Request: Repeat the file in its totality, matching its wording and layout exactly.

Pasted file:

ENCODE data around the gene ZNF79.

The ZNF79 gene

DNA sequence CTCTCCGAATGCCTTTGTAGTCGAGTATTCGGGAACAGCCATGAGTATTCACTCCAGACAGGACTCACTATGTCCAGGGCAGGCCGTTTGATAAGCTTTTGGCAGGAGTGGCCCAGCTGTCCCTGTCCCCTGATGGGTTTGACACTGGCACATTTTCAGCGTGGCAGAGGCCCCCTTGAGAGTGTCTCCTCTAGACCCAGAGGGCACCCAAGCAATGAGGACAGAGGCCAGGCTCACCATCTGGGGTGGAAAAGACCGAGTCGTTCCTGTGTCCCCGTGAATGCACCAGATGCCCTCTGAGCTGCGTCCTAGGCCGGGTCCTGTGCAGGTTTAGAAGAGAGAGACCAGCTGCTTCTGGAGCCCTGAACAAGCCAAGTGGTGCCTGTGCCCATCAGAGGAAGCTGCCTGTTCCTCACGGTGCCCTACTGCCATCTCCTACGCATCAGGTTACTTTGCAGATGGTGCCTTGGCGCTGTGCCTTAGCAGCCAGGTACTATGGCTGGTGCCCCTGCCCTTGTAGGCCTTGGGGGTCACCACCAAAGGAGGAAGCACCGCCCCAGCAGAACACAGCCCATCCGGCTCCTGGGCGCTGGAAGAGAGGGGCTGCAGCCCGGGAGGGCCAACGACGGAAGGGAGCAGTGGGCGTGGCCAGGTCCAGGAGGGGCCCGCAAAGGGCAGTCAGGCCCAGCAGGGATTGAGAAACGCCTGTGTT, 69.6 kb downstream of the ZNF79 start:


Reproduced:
ENCODE data around the gene ZNF79.

The ZNF79 gene

DNA sequence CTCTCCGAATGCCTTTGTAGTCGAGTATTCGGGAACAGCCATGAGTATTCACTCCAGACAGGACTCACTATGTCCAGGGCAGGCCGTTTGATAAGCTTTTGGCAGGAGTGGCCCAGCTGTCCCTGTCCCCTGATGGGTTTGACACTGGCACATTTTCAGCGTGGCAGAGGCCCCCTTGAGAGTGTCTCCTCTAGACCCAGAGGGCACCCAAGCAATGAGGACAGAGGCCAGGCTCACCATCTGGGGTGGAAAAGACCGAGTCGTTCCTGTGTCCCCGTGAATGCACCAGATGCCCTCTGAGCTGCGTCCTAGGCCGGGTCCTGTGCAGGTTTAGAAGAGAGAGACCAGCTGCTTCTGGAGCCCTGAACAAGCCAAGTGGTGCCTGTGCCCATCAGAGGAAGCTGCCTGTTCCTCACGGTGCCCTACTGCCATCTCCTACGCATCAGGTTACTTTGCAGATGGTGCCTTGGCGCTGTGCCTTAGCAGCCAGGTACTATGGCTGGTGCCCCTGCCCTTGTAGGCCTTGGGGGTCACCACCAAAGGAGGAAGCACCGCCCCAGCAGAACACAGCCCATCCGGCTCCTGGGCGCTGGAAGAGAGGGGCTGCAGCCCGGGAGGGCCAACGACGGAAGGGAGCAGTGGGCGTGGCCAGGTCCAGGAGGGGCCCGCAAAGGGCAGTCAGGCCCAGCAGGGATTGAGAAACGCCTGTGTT, 69.6 kb downstream of the ZNF79 start: